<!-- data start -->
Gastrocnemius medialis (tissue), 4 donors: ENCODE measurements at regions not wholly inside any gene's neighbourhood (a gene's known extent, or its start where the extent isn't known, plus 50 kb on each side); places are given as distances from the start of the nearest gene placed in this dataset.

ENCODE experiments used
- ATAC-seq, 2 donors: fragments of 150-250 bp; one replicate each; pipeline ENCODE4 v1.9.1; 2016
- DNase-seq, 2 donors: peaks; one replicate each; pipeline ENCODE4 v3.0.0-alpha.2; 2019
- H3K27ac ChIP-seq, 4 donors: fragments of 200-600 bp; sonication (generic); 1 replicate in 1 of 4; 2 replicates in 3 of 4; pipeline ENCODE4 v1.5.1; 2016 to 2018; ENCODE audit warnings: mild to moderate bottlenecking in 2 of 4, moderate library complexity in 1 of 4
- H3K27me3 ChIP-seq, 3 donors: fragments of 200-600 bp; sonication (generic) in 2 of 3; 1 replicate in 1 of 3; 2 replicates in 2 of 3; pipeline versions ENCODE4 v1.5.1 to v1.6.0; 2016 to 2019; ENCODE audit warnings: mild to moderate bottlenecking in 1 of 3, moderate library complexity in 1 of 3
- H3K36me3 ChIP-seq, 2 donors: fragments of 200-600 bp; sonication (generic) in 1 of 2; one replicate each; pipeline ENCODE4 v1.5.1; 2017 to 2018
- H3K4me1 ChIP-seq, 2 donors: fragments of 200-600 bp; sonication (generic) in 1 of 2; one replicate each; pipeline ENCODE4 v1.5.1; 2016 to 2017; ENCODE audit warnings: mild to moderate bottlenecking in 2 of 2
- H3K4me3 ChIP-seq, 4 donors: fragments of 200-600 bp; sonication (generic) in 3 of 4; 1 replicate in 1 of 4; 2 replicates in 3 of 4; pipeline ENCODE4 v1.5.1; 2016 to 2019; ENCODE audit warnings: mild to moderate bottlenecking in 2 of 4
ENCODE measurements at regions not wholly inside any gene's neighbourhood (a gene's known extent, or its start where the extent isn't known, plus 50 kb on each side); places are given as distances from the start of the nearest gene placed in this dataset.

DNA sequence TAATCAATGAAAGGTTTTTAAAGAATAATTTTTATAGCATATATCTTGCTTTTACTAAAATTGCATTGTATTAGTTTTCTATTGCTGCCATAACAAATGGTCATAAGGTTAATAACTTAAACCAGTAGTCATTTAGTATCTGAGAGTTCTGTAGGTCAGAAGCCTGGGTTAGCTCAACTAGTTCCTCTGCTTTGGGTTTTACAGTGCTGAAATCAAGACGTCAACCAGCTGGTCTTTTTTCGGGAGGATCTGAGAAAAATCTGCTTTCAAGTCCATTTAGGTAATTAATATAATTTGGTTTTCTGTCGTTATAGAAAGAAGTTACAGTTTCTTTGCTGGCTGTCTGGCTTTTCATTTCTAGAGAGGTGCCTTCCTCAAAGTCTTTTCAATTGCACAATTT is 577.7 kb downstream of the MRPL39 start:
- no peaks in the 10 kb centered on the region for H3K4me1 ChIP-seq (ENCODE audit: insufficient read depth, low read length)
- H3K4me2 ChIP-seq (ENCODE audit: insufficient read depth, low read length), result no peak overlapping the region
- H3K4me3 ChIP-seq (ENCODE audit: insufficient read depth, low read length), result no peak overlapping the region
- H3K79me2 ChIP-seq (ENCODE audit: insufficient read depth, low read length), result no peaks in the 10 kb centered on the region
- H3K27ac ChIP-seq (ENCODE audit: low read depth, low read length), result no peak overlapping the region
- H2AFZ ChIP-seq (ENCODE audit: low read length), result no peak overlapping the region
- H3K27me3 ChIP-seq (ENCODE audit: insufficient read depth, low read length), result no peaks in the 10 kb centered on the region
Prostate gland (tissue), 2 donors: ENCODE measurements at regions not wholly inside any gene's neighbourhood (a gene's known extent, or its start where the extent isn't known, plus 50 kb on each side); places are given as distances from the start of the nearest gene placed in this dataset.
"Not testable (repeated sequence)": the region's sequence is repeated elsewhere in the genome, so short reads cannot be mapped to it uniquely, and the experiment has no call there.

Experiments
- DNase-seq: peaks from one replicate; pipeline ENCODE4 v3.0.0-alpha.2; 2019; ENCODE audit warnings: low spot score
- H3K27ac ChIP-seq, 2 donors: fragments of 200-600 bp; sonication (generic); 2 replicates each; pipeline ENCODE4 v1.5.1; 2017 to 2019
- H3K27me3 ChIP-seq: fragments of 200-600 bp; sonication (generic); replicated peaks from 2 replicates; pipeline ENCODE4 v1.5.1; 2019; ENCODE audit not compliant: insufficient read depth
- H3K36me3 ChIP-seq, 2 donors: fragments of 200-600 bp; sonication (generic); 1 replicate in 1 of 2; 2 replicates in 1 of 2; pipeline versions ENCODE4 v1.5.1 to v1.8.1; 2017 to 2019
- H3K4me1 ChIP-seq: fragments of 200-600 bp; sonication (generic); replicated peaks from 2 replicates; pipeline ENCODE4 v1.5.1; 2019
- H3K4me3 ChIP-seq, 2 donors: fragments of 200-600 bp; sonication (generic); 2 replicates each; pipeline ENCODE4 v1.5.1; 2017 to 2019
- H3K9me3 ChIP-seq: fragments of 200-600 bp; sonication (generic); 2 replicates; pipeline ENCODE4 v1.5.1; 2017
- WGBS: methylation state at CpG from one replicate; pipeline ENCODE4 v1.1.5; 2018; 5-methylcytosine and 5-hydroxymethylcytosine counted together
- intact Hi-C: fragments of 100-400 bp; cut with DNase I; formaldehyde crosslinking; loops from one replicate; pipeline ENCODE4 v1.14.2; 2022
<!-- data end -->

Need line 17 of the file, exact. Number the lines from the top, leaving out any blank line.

- H2AFZ ChIP-seq (ENCODE audit: low read length), result no peak overlapping the region